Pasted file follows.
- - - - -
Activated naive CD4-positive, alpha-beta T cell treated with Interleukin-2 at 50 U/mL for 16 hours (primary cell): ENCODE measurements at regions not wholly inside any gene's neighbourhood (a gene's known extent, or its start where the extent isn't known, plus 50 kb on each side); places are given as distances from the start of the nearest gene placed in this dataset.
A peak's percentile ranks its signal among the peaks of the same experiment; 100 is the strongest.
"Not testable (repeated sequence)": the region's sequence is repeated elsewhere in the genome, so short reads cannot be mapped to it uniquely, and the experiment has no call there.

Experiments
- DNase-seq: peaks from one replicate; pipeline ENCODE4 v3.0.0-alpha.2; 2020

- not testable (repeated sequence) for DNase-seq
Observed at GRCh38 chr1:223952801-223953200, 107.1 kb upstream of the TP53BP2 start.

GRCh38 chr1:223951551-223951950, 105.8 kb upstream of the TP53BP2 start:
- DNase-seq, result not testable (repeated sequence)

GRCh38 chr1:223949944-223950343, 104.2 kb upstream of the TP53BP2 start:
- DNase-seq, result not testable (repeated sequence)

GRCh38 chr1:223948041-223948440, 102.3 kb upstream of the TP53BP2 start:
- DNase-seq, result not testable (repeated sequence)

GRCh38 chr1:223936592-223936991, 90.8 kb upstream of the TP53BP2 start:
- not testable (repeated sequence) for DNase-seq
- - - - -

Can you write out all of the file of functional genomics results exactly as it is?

Activated naive CD4-positive, alpha-beta T cell treated with Interleukin-2 at 50 U/mL for 16 hours (primary cell): ENCODE measurements at regions not wholly inside any gene's neighbourhood (a gene's known extent, or its start where the extent isn't known, plus 50 kb on each side); places are given as distances from the start of the nearest gene placed in this dataset.
A peak's percentile ranks its signal among the peaks of the same experiment; 100 is the strongest.
"Not testable (repeated sequence)": the region's sequence is repeated elsewhere in the genome, so short reads cannot be mapped to it uniquely, and the experiment has no call there.

Experiments
- DNase-seq: peaks from one replicate; pipeline ENCODE4 v3.0.0-alpha.2; 2020

- not testable (repeated sequence) for DNase-seq
Observed at GRCh38 chr1:223952801-223953200, 107.1 kb upstream of the TP53BP2 start.

GRCh38 chr1:223951551-223951950, 105.8 kb upstream of the TP53BP2 start:
- DNase-seq, result not testable (repeated sequence)

GRCh38 chr1:223949944-223950343, 104.2 kb upstream of the TP53BP2 start:
- DNase-seq, result not testable (repeated sequence)

GRCh38 chr1:223948041-223948440, 102.3 kb upstream of the TP53BP2 start:
- DNase-seq, result not testable (repeated sequence)

GRCh38 chr1:223936592-223936991, 90.8 kb upstream of the TP53BP2 start:
- not testable (repeated sequence) for DNase-seq